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Blog Judis Jaunts Hiking Raymond Bridge to Eastman Lake
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Judi | 03/06/2018 | |   

Judi’s Jaunts – Hiking Raymond Bridge to Eastman Lake

This month we are fortunate to have guest author/hiker (and volunteer here at the Visitors Center) Debbie Sebastian. Rest assured that Judi is still jaunting about and note that Judi and Debbie occasionally jaunt together.


At a maximum elevation of 600 feet, the out and back Lakeview Trail from the Raymond Bridge to Eastman Lake is a good hiking choice for fall, winter and spring but is open year round.

The spring version of this hike provides carpets of wildflowers including: California poppies, bush lupine, popcorn flowers, fiddleneck and bird’s eye gilia.

The hike follows the eastern edge of the Chowchilla River which feeds into Eastman Lake, created by Buchanan Dam. Coots and other waterfowl may be seen at the lake’s edge and various birds of prey glide overhead.

Winter or spring, hikers on this trail hope to catch sight of the bald eagles which nest in the area. In March, 2016, we spotted one in a tree on the other side of the lake but this year, in January, we watched a pair settle side-by-side on a tree limb on our side of the river.

We also had the opportunity to photograph a pair of American kestrels that landed on a broken tree next to the trail. Be on the lookout for “big stick” nests high in the trees along the trail.

If hiking all the way and back from Eastman Lake where there are sheltered group picnic tables and restrooms, the hike covers 8.4 miles and the up and down terrain provides a good workout. With frequent stops for photographs, the hike took us about two hours each way.

“The Yokut and Miwok tribes once claimed this area as their home,” according to the website at: www.spk.usace.army.mil/Locations/Sacramento-District-Parks/Eastman-Lake/ . “Evidence of their presence in the area is still evident, mostly in the form of mortar and metate areas, where they ground acorns for food.”

Take plenty of water as the trail is exposed and be watchful for rattlesnakes during certain times of the year. And bring the standby hiking accessories: binoculars, a camera and a field guide (my go-to is John Muir Laws’ The Laws Guide to the Sierra Nevada) to identify birds, mammals and flora.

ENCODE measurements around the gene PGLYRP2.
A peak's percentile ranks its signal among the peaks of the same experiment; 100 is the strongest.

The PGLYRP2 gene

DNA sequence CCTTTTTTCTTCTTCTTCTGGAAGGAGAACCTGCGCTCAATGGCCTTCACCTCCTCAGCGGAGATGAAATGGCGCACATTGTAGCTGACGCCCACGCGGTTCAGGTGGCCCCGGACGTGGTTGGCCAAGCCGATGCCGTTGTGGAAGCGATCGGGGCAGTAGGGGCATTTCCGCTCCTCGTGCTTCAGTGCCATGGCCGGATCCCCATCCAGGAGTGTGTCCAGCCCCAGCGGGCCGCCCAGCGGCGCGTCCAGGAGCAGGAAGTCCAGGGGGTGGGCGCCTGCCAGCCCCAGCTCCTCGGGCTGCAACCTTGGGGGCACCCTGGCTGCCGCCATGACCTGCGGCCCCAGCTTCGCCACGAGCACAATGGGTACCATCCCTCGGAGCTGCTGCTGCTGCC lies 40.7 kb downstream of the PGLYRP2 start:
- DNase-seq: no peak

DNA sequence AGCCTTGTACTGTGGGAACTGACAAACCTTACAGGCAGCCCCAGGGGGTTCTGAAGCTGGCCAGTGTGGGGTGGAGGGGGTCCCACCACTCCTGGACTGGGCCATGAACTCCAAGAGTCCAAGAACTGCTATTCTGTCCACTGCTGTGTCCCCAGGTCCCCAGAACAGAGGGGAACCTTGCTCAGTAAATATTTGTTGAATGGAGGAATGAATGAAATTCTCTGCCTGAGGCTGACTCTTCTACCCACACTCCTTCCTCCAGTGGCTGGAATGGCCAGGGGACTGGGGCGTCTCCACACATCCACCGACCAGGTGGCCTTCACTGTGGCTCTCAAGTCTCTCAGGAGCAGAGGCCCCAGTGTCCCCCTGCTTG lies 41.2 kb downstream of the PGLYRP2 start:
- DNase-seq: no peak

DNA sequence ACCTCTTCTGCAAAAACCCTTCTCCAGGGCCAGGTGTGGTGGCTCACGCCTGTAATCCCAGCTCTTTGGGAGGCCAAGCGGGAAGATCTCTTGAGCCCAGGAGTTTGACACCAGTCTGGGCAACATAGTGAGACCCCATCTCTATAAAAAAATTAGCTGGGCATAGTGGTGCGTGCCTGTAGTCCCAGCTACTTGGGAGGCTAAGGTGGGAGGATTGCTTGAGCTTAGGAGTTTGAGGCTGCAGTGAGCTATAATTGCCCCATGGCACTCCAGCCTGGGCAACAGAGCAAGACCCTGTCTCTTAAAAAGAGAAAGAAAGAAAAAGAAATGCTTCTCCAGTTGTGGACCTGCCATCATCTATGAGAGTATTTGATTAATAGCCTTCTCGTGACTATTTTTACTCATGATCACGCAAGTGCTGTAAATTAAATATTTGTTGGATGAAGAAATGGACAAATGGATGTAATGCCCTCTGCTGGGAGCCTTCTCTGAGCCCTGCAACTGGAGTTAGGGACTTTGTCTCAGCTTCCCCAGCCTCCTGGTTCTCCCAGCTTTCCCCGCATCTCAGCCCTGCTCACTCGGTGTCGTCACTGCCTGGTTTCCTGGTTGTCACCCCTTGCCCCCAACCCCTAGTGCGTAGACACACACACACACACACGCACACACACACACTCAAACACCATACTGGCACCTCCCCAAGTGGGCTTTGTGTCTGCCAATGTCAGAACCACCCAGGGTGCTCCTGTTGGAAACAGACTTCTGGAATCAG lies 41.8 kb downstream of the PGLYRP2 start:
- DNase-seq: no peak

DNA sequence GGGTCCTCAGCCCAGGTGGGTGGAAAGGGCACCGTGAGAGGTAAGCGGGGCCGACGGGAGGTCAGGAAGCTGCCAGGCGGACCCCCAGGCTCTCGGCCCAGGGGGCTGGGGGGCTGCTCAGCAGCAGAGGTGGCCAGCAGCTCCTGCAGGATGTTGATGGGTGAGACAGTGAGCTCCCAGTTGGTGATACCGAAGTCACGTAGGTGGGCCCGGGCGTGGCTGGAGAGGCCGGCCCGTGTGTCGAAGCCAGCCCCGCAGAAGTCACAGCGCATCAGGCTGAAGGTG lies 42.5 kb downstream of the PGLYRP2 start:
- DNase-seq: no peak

The trail, about 27 miles from Oakhurst, is reached via Hwy. 41 south. Take a right on Road 415 in Coarsegold and a right on Road 613 just before reaching Raymond and the historic over 100-year-old Raymond Store. Parking is on the left side of the road just before the bridge where there is also a pit toilet.

For additional information on the hike, contact the U.S. Army Corps of Engineers: (559) 689-3255.

Note: The Raymond Store can be an additional stop on this day adventure. There you can find a sandwich or cold drink and find out more about the little town of Raymond and neighboring Knowles where granite is quarried.

Judi Hussain came to Bass Lake over 28 years ago and fell in love with the area. She bought a house that weekend, moved here from Southern California four months later. She’s made the Sierra Nevada foothills her home ever since. 

An avid hiker, she believes the best way to see Yosemite and the Sierra Nevada is by foot or bike. She has trekked virtually all of the trails in Yosemite Valley and many in the high country, as well. She’s always open to new adventures and loves sharing those journeys with visitors to the area.

VISIT YOSEMITE | MADERA COUNTY

Main Visitors Center
40343 Highway 41,
Oakhurst, CA 93644
(559) 683-4636
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Chowchilla Visitors Center
at the Fossil Discovery
Center of Madera County
19450 Avenue 21-1/2
Chowchilla, CA 93610
(Exit 164, off Highway 99)
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